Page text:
Surprising Ways Spouses and Partners View Money Differently
February is the month to celebrate Valentine’s Day, love and relationships. What could disturb our romantic feelings? Money is often a trigger for conflict in relationships. Some of us didn’t grow up learning about money in school or in our homes. This often leads to widely differing opinions on saving, spending, and planning. Therefore, learning how to communicate about money is essential for a healthy relationship with your partner.
Larry Burkett, a noted financial author, said, “Money is either the best or the worst means of communication in our marriages.” We have seen that arguments over money are a major cause of conflict in households and can often lead to a breakdown in relationships. So, if you had these conflicts, it’s normal! This is an opportunity to improve your relationship by working together, allowing both parties to feel understood and agree on financial goals. If money has been a source of argument in a relationship, it’s easy to completely ignore the topic all together. However, this does not help couples build financial peace and independence.
Let’s discuss how each spouse or partner may view money differently and some simple ways to build momentum with your finances. The goal is to strengthen your relationship.
Everyone sees money differently and that’s largely because we each deal with problems and opportunities from different perspectives – that’s a good thing! A partner may feel like they can take more risk with their investments and may not like saving for emergencies. They could use the money as a dashboard. When faced with financial difficulties, it often affects their self-esteem. The other partner may view money as a security issue and tend to be conservative in their investments. This person is often more cautious and wants to save for a rainy day. Relationship problems arise when one person is unaware of the other’s input or one person is unwilling to participate in financial transactions at all. These problems do not arise when the partners use their different perspectives to prepare an agreed plan that has the potential to be stronger and more effective than either person could achieve individually.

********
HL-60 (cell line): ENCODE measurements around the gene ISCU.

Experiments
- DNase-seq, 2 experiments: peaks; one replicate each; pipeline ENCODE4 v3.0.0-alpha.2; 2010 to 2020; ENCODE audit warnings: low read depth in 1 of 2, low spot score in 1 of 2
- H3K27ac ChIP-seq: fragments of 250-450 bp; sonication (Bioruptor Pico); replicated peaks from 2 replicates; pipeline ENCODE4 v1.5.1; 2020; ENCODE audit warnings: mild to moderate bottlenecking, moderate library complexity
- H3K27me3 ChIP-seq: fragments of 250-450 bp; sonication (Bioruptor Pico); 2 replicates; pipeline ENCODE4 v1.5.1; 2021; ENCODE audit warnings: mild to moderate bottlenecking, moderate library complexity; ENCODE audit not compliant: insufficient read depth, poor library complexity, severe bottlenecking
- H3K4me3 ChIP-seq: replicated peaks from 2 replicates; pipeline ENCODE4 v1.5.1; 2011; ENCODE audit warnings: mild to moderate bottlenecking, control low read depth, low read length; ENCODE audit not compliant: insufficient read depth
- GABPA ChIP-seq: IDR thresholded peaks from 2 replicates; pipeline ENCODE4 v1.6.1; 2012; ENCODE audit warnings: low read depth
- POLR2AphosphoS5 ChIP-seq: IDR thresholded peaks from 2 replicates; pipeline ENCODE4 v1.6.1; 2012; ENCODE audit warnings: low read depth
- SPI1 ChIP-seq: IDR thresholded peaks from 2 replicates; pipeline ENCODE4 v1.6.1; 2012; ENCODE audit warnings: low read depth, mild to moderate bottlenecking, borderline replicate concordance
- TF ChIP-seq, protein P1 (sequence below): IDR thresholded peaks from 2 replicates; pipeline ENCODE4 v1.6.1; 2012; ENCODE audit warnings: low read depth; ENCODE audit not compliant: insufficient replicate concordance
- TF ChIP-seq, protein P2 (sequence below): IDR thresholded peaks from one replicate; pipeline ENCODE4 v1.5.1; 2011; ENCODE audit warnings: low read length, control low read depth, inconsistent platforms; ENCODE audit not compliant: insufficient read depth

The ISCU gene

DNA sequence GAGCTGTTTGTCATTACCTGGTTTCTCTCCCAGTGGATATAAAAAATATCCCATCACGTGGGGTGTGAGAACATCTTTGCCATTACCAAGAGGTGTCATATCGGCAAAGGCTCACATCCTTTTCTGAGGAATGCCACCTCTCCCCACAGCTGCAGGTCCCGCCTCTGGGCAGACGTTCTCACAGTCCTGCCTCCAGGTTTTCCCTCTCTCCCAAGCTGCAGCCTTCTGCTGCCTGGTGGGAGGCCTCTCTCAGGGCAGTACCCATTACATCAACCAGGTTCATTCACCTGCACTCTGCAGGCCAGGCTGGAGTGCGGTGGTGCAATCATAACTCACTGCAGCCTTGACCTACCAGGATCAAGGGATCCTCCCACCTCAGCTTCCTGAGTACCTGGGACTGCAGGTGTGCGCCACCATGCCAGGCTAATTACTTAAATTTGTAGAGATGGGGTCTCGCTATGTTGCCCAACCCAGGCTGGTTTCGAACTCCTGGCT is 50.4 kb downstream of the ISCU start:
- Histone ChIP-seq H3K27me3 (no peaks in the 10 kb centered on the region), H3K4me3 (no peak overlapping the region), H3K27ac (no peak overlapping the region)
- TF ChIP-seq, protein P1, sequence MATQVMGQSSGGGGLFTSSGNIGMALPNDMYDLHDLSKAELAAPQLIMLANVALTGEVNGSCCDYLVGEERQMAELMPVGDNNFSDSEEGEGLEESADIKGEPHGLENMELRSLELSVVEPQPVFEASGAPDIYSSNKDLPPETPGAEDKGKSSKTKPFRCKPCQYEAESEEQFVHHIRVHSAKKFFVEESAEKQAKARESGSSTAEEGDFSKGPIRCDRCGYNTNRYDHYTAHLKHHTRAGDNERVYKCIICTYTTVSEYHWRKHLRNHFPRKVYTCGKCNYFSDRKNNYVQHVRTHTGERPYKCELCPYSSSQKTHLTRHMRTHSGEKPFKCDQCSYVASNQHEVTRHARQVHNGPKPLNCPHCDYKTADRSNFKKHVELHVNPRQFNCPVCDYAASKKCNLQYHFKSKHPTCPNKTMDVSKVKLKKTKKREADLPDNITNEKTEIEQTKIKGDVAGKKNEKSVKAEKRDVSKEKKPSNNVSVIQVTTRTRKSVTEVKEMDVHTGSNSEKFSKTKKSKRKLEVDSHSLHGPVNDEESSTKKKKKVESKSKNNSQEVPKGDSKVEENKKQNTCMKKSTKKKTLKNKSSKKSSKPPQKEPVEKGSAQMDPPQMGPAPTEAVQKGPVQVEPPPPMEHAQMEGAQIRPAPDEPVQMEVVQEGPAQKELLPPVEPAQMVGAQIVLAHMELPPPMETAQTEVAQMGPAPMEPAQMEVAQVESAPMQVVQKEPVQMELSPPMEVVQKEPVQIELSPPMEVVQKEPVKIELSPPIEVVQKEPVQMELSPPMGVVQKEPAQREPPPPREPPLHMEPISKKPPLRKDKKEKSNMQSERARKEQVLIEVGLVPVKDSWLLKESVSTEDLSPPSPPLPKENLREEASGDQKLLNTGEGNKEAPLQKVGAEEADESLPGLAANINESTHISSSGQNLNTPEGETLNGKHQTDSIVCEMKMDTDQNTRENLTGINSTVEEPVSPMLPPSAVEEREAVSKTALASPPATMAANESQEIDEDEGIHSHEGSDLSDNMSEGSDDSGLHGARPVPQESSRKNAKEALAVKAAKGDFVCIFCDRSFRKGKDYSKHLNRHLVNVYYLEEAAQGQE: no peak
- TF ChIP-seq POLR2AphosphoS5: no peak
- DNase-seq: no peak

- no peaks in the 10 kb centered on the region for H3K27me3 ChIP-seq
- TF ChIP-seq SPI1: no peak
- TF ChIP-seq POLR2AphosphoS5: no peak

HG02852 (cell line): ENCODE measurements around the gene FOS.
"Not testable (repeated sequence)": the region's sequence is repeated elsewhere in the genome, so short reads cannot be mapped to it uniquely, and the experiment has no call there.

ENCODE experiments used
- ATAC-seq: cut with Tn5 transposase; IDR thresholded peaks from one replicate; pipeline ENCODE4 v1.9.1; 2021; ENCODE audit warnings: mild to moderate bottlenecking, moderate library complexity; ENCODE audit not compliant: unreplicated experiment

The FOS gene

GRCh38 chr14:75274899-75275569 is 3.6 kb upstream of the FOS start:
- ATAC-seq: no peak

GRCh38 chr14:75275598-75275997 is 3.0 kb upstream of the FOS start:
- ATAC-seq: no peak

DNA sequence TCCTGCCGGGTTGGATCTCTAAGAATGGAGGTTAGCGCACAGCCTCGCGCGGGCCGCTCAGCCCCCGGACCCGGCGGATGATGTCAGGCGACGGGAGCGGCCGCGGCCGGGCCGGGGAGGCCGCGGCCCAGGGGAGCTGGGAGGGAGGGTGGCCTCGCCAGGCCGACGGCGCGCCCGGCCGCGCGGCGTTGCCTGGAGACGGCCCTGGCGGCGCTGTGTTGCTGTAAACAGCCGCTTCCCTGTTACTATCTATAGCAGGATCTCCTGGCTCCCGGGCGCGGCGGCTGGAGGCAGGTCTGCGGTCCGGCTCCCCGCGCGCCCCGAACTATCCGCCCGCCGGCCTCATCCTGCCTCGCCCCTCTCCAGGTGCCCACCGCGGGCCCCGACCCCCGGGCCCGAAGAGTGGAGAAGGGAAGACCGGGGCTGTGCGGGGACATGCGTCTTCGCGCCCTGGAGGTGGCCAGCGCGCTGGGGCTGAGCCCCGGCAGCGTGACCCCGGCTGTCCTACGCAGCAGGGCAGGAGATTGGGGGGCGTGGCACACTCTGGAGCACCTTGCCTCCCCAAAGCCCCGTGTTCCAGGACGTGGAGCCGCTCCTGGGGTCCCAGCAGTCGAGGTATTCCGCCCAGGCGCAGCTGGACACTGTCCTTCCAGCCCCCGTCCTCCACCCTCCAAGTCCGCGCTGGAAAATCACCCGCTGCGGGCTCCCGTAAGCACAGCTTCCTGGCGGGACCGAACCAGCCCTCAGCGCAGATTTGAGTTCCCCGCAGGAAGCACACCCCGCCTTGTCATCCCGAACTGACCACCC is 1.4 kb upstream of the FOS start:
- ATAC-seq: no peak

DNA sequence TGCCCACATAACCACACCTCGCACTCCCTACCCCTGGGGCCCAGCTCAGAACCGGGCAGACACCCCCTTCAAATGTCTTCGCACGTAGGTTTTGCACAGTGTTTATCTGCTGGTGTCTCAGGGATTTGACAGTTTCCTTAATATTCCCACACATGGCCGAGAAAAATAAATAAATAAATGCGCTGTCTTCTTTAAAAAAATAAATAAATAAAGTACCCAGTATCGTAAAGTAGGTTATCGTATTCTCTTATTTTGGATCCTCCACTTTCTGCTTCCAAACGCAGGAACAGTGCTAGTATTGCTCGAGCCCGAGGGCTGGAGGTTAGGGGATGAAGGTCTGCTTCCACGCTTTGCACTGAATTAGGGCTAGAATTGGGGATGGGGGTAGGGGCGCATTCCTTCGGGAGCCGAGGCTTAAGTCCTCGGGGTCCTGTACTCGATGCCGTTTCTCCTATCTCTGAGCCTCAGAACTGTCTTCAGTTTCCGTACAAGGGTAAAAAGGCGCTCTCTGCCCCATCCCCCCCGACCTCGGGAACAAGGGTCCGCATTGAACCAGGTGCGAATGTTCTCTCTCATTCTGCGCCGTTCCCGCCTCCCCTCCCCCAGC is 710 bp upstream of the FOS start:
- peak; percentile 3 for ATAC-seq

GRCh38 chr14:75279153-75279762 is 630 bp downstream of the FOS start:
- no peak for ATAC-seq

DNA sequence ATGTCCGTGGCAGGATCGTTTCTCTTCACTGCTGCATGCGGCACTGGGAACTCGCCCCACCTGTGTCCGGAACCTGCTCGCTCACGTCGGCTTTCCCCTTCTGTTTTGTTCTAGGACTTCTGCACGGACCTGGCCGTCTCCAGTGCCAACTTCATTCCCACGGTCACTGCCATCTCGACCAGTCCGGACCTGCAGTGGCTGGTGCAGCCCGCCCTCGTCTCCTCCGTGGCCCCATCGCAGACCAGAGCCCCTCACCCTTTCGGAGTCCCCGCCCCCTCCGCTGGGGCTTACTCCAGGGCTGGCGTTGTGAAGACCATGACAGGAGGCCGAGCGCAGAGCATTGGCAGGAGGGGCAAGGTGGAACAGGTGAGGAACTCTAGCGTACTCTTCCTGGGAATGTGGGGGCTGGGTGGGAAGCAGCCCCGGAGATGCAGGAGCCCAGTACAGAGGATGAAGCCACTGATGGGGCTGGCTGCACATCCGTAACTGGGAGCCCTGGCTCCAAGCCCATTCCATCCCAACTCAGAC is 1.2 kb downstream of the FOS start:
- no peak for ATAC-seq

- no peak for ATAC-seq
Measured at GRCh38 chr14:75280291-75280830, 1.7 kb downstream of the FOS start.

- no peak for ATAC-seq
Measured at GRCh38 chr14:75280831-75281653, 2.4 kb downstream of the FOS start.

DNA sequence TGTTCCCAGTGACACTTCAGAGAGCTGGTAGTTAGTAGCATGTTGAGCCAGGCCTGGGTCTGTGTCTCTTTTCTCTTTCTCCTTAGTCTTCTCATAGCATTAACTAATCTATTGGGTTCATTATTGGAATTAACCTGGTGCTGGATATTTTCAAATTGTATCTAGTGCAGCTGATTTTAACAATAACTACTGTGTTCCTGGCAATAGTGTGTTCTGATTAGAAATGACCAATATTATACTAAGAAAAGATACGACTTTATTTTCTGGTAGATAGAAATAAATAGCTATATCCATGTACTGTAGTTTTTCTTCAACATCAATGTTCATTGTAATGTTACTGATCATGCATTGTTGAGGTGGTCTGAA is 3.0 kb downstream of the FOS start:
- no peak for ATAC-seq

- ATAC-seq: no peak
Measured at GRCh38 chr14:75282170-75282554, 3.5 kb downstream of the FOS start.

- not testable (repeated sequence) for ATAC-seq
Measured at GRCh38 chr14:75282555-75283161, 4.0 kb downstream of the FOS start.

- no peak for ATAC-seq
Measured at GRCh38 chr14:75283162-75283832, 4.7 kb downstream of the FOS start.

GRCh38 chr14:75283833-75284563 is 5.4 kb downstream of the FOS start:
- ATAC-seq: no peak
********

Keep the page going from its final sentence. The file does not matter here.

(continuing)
Marriage is a partnership. Both parties must be involved in the finances. As you work together on your plan, you will most likely see the power of being in agreement with each other when it comes to your financial goals. Conversations with your partner about money should start long before problems arise. When your checking account is overdrawn or when you have a financial emergency, it’s not the best time to start these conversations.
Instead, it can help to be proactive in planning a financial date with your partner. It may be helpful to start by reviewing your two money stories. A money story is the past experiences you have had with money and how those experiences have shaped you, whether good or bad. Our current behaviors, fears, and goals stem from this money mindset, which is often established at a young age.
Here are some questions to ask on your date: What is your earliest memory of money? What did you learn in your childhood about money? Are you afraid of running out of money? When we can share and discuss these experiences with our partner, it brings awareness, perspective, and often empathy for one another. These conversations about money should be an ongoing and open dialogue. Having regular financial dates with your partner can help establish a financial plan and create systems to harness the power of each other’s strengths. It can help you reach your financial goals together!
Don’t go it alone if you need help. In our industry, we find ourselves not only providing financial and investment advice, but also facilitating essential conversations between partners. A qualified financial advisor or coach can help facilitate conversations with your partner if there is an impasse moving forward. We’ve found that a third party can help you ask the right questions and build momentum on your way to your short- and long-term financial goals.
By having these essential conversations, all of your Februarys can now be about love and relationships. So put your financial date on the calendar now!
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